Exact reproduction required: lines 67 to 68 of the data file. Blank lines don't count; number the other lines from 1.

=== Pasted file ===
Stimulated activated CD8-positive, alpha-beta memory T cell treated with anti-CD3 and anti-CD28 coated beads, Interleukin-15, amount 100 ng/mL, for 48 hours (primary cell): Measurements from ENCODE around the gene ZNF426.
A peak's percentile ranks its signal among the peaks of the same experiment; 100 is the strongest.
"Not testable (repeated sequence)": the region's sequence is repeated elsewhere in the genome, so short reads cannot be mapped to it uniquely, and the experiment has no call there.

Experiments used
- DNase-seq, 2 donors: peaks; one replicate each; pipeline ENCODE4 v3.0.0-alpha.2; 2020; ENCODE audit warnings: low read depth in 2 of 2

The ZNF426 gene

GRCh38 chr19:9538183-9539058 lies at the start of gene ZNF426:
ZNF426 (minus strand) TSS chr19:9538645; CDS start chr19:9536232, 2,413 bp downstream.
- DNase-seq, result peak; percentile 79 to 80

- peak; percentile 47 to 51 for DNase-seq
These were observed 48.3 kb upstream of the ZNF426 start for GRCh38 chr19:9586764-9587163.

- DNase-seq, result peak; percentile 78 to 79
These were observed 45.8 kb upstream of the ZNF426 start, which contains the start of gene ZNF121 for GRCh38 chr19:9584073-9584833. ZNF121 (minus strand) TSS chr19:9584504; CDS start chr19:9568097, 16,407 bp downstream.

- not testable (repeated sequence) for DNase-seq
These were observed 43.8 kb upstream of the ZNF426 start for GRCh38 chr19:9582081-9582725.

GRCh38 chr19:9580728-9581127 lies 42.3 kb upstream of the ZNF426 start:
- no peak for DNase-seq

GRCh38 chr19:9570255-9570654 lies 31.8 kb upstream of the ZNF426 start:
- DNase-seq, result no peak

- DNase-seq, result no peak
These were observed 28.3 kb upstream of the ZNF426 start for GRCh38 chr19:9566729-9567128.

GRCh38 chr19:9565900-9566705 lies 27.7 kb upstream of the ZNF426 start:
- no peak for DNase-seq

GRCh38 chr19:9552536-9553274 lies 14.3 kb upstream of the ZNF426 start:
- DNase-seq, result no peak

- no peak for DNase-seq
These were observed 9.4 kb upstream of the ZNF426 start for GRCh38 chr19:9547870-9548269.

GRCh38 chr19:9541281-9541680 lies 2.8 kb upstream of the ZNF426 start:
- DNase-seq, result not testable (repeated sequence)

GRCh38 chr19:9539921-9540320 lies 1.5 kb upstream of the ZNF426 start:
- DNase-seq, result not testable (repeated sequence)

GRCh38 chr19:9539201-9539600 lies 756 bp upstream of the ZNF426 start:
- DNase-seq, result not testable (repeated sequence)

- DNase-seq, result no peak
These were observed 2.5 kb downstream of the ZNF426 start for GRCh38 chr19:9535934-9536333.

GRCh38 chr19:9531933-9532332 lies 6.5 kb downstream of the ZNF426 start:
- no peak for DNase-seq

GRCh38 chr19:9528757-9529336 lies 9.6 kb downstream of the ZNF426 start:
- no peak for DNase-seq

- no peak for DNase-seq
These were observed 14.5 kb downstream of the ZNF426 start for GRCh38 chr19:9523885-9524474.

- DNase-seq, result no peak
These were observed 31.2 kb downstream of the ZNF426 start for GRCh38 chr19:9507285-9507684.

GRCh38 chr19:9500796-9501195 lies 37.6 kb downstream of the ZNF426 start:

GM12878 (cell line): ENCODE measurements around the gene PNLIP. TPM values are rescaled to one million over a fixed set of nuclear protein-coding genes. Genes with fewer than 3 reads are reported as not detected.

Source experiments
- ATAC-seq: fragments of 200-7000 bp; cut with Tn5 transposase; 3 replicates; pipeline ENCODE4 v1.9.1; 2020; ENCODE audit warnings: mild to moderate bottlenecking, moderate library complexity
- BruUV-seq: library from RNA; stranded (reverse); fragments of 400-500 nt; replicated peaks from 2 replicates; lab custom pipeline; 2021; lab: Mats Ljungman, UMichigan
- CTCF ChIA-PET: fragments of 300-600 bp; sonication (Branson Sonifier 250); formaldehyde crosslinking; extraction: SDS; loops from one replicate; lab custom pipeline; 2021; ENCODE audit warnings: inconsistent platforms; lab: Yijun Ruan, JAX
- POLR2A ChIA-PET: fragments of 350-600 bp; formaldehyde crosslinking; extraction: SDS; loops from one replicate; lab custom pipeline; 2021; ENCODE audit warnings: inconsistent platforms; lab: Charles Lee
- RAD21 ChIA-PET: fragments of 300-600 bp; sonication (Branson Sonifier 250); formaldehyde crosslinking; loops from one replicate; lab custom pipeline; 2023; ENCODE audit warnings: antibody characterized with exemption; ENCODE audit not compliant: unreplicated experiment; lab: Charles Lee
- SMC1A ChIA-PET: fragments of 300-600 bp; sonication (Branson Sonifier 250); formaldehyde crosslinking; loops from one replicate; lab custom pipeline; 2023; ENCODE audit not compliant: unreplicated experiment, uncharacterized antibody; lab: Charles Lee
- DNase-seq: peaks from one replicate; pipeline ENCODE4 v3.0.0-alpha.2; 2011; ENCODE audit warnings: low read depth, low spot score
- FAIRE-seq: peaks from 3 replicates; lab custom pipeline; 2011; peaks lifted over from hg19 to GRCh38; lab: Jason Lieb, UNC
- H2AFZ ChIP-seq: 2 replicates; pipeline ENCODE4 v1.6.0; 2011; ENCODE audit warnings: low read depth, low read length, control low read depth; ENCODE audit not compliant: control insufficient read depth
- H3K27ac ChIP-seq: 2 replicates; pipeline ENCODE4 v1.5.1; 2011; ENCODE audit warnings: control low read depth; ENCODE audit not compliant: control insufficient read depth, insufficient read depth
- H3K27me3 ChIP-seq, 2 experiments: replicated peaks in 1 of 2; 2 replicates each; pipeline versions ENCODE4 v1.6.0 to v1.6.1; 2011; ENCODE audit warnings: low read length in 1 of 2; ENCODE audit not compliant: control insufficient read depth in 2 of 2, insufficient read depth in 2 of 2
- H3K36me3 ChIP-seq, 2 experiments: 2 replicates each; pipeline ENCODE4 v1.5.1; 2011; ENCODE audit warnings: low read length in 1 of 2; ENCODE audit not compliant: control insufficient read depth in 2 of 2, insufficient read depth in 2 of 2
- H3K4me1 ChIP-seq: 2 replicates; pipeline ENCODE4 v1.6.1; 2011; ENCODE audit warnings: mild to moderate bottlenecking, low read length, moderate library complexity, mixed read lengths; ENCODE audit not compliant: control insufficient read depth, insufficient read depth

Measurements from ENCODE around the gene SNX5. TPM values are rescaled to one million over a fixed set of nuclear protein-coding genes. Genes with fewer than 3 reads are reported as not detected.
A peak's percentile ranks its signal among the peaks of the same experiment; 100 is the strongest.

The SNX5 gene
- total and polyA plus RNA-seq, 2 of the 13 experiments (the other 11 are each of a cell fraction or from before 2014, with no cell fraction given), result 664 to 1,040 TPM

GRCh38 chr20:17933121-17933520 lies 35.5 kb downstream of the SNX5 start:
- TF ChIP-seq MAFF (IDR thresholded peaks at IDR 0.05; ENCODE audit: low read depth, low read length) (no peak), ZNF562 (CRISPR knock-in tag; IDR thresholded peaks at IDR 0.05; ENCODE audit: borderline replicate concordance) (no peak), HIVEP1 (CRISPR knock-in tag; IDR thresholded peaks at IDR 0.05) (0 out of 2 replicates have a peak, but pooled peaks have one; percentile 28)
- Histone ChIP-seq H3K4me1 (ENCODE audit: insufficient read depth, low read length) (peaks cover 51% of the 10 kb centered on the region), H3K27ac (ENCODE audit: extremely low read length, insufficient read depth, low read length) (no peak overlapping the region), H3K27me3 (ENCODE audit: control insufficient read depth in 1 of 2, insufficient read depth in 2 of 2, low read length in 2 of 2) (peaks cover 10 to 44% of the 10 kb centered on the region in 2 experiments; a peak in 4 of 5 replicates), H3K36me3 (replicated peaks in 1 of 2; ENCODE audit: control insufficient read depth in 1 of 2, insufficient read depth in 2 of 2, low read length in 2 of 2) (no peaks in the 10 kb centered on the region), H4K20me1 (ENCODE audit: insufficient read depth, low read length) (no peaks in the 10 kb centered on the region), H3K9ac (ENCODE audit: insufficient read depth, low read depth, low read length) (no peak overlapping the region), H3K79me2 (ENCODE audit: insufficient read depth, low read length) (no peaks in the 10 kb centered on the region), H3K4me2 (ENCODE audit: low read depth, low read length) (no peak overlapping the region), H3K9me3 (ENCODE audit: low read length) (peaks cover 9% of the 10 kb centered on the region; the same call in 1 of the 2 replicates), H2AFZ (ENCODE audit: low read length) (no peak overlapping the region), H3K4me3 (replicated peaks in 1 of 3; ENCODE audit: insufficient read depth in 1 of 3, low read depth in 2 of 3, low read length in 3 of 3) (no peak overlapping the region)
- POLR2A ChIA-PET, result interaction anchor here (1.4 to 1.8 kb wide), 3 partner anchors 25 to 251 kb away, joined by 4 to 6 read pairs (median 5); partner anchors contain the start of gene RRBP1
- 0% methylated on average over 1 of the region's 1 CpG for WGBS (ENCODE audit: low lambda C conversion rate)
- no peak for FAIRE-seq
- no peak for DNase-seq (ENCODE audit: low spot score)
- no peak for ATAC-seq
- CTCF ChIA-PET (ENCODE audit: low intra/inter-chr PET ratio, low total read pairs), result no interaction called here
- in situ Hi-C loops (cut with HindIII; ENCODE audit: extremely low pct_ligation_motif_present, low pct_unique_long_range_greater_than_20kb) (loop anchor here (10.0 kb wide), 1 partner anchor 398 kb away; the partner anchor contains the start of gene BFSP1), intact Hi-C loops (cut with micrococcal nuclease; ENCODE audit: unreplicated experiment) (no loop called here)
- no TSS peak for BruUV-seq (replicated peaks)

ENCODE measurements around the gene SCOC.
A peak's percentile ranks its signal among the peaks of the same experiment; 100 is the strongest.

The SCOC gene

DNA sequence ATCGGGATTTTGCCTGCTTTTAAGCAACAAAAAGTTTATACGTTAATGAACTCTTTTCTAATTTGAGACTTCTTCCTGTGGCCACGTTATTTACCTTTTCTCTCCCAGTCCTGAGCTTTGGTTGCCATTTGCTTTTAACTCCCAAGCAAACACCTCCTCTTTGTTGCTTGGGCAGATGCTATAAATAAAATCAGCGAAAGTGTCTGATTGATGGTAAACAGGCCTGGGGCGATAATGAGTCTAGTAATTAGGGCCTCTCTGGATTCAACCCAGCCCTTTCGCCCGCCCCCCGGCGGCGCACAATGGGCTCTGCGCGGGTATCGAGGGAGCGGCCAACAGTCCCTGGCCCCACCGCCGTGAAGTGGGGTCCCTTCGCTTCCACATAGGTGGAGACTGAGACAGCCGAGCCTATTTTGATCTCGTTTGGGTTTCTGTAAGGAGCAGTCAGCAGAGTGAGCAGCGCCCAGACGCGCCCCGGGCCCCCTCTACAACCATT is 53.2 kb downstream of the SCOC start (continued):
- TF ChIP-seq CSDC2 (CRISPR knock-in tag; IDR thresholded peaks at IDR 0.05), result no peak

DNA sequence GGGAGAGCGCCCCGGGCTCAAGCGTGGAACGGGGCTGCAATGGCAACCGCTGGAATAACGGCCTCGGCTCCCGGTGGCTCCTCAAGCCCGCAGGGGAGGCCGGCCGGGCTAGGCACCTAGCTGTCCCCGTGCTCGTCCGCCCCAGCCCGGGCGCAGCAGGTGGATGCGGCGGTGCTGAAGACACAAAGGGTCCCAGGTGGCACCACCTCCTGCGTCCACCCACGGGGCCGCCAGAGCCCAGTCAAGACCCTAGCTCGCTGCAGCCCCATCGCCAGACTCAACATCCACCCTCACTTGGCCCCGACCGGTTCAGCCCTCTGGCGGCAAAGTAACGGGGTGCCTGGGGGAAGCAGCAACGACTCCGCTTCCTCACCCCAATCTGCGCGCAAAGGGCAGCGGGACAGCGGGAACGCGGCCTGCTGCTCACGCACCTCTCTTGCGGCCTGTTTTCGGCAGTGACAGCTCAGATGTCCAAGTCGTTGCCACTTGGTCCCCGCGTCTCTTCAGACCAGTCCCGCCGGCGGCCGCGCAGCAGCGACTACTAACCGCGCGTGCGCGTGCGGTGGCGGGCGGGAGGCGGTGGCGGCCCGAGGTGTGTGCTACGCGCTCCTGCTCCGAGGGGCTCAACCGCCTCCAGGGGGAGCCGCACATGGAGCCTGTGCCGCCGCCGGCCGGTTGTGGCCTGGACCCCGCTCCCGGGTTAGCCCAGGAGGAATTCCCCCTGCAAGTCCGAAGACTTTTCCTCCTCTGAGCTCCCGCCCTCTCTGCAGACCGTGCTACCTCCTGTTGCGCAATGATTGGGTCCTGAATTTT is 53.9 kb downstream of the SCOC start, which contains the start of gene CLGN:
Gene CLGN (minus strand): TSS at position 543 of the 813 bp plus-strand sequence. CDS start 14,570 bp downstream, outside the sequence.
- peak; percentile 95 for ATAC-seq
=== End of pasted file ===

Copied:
- POLR2A ChIA-PET, result interaction anchor here (1.4 to 1.8 kb wide), 3 partner anchors 25 to 251 kb away, joined by 4 to 6 read pairs (median 5); partner anchors contain the start of gene RRBP1
- 0% methylated on average over 1 of the region's 1 CpG for WGBS (ENCODE audit: low lambda C conversion rate)